A plan for exploring East Union Road and Templeton
By Laura Ness
Visiting Paso Robles these days requires a plan. There’s just too much ground to cover, with more than 300 wineries and all manner of attractions spread all over the mammoth AVA. It can feel overwhelming: there are just too many places to get your arms around. So, here’s a plan. Focus on specific segments of a region.
This adventure is all about the east Union Road and Templeton areas, where you can spend two wonderful days soaking up this less traveled and less hectic part of Paso. Day one includes stops at Hug, Bianchi, Cass and Clautiere, with an overnight at The WineMakers Porch, also home of Francis James wines.
Day two includes visits to Still Waters, Victor Hugo (by appointment only), Bella Luna, Wild Horse and Olea Olive Oil Farm, spending the night at The WineMakers Porch again, or at very nearby Carriage Vineyard’s B & B. Alternatively, you can always be assured of a good clean room at the Paso Robles Inn (or choose from many other motels) in downtown Paso, especially if you’re planning to do more winetasting in the area the following day.
Day One: Taste East Side Paso in Four Wineries
Believe me, there are wineries galore but they’re not all worthy of your precious time, so we’ve chosen some of the best to guarantee you a good visit. Begin at Hug Cellars, in an industrial looking warehouse, just off highway 46 East, at the beginning of what’s called The Union Road Wine Trail. Run by the affable and eminently huggable Augie and Raquel Hug, this place will delight from start to finish with their unpretentious warmth and endearing selection of well-made wines. You’ll be sure to find something for everyone in your posse, unless they’re all white wine drinkers – Augie has one white and a rose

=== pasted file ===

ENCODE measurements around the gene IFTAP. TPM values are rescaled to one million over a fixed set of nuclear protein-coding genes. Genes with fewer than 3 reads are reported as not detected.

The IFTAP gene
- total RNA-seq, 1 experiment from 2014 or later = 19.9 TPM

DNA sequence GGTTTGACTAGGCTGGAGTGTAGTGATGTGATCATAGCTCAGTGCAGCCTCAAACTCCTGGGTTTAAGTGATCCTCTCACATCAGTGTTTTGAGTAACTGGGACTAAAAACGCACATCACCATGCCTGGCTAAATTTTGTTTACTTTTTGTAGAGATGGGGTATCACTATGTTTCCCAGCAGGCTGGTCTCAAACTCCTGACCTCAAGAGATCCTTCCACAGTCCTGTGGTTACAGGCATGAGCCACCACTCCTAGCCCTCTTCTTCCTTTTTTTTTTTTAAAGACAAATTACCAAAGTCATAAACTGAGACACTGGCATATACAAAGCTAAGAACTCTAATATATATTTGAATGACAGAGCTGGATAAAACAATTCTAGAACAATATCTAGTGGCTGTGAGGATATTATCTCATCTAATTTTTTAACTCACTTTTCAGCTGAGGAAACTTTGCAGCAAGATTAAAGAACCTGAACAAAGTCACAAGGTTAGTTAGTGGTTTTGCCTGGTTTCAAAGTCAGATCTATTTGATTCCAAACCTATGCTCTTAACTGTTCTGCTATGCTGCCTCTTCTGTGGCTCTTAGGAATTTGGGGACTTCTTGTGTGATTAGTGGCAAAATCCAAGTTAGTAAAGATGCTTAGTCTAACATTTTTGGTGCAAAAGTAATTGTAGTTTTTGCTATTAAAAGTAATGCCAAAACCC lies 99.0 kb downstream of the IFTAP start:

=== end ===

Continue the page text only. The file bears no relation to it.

A master of reds, Augie turns out wonderful Rhone and Bordeaux blends and varietal expressions, with names like el Pape, el Maestro, el Conquistador and el Magnifico. His Cedar Lane Pinot, Merlot and Syrah from Arroyo Seco give your taste buds a break from the more intensely fruitier Paso Robles sourced wines. Augie gets fruit from some killer Paso vineyards, including Booker, La Vista and Starr Ranch, as well as some fruit from Santa Barbara and Santa Maria. The corks say “Give Your Tongue a Hug,” and you’ll smile every time you pop a bottle.
Brochelle Vineyards is next door to Hug, if you like big ripe zins, syrahs and port, this place will make your mouth happy. (See Laura’s story on Brochelle Vineyards.)
Then it’s on to Bianchi: you can go the long way over Union Road, enjoying the back road scenery or the quick way via 46 East, where you’ll turn right onto Branch Road.
At this magnificent edifice with its plentiful outdoor seating options, you can relax and picnic to the sound of the water feature that dances in the middle of their pond. You might even see kids of all ages playing with toy boats. Here, winemaker Tom Lane turns out a good selection of whites, including Chardonnay, Sauv Blanc, Pinot Grigio and Moscato, as well as a sparkling. He makes lovely Santa Maria Pinot Noir, estate Zinfandel, as well as Paso Syrah and Petite Sirah, a variety he specialized in while working at Concannon. Be sure to take a bottle of late harvest Sauvignon Blanc home to accompany a special dessert, perhaps cheesecake or pear tart.
Then head down Branch to Geneseo Road, where you’ll come to Cass Winery, a tranquil, western-feeling setting, where you can sit at picnic tables under old oak trees while you look up at the steep vineyards above you. They have a full kitchen here, where you can order off the lunch menu, which includes yummy items like crab cakes with remoulade, smoked chicken salad and pulled pork or steak sandwiches. Cheese and meat plates are available as well, along with ciabatta and EVOO for dipping. Do call ahead for reservations if there are more than six in your party.